Swakopmund, Namibia’s second biggest town and traditional “summer capital”, is one of the most surreal places in this country. You approach the town through the endless expanses of the Namib Desert, one of the world’s largest wilderness areas. Then, through the mists (it is almost always misty in the morning and late afternoon) Bavarian spires and elaborate Germanic architecture rise through the fog banks. The boom of the surf on the notorious Skeleton Coast is an ever-present reminder of the icy Atlantic Ocean beyond. The town is an eclectic mixture of Bohemian and Bavarian, home to an intriguing mix of artists, hippies, strait-laced descendants of German settlers, stately Herero women in Victorian dress, and hard bitten miners, game rangers, safari operators and fishermen. Swakopmund exudes romance and history, a rich cultural melting pot of old and new.

Nighttime entertainment ranges from sophisticated spins on the casino’s roulette wheels, through raucous parties at the many pubs and restaurants, to an assortment of drama, music and cultural events. Once you’ve got over the shock of being in a little corner of old Bavaria wedged between one of the world’s harshest deserts and even harsher coastlines, the bewitching desert beckons. Just outside town is the extraordinary Moon Landscape, a seemingly never-ending series of bizarre hills that look like pictures taken of Mars, or the Sea of Tranquility. It is best visited at sunrise or sunset. A bit further afield, in the bed of the Khan River, is the oasis of Goanikontes, a lush splash of water and vegetation in the barren Namib. For botanists, there is the lure of the fields of what have been called “living fossils”, the giant Welwitschia mirabilis. These extraordinary trees never grow more than two meters above the ground, but the bigger specimens have underground stems, which are up to four meters wide. The tree has just two leaves, which droop in opposite directions. If one of the leaves dies, the plant dies. The oldest living specimen has been dated at 2 000 years old, while the average age of the youngsters is between 500 and 600 years old.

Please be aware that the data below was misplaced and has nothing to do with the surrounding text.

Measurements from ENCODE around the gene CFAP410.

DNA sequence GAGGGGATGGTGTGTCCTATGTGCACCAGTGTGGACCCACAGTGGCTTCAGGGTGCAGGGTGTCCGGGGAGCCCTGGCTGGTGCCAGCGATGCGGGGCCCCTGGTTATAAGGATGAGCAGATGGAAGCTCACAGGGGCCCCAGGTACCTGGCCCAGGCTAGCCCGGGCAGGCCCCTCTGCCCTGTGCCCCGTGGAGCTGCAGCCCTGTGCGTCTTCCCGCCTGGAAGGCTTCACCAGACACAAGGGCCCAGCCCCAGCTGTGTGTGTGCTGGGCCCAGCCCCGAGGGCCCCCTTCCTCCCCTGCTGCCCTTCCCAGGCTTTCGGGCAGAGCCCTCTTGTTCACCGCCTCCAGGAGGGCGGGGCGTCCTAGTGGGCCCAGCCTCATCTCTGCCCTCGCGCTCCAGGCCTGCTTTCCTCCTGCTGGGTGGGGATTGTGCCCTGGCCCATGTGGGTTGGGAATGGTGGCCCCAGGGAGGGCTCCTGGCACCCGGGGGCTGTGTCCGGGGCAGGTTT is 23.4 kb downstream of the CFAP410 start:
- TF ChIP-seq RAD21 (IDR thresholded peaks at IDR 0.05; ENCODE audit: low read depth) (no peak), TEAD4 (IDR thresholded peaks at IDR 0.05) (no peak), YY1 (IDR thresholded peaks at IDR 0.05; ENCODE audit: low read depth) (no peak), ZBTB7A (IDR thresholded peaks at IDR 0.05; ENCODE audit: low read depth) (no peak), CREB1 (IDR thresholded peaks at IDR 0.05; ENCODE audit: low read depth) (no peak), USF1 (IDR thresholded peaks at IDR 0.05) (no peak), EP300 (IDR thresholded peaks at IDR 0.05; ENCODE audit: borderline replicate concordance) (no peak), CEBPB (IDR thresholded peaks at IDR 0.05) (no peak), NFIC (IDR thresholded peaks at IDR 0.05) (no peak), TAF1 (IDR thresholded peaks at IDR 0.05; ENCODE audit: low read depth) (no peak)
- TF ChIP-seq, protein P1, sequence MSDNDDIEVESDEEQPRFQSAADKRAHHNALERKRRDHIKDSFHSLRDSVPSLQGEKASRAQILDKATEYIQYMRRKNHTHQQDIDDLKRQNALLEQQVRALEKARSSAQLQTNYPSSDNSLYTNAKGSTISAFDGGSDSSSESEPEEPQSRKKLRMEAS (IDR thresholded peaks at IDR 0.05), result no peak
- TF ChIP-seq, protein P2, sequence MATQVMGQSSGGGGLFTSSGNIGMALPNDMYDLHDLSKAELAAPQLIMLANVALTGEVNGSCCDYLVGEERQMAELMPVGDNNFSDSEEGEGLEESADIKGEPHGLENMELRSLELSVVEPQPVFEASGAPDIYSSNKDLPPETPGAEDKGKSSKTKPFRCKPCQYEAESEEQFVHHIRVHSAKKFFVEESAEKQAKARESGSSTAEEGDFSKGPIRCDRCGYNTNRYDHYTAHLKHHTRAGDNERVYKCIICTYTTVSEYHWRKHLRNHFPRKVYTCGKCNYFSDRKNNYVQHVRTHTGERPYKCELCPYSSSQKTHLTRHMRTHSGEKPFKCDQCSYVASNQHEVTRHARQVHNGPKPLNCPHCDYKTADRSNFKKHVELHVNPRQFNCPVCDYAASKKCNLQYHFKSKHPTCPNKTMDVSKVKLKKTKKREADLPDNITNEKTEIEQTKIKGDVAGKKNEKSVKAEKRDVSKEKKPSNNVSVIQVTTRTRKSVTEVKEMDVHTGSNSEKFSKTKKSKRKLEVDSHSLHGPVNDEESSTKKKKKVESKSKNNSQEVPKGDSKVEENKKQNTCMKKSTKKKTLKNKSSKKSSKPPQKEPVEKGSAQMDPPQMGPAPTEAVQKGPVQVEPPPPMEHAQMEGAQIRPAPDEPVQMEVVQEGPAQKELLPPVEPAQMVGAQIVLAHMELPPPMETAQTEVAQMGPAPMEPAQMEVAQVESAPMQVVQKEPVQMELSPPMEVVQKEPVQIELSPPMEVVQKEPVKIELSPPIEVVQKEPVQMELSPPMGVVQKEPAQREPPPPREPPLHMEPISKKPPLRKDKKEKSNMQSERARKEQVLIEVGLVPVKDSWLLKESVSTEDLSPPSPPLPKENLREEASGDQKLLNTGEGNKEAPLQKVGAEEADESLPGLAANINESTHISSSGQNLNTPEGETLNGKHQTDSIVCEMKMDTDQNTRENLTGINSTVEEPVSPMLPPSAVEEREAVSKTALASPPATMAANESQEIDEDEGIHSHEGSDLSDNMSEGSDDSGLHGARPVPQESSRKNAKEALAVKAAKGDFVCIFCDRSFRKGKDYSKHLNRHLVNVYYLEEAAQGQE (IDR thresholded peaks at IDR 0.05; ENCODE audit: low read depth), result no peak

Just outside Swakopmund, a section of towering barcan dunes have been set aside for recreational purposes – sand boarding and skiing, quad biking, camel rides and off-road driving. Swakopmund also offers a host of other attractions, including excursions by boat to see dolphins and seals, shorebased angling (some of the best in Africa), skin diving, surfing or just simply lazing on the beach. And, of course, the town is surrounded by the Namib Naukluft Park, one of the most bewitching desert wilderness areas in Africa, for one-day trips or longer safaris for the ultimate desert camping experience.

Accommodation options in Swakopmund are numerous.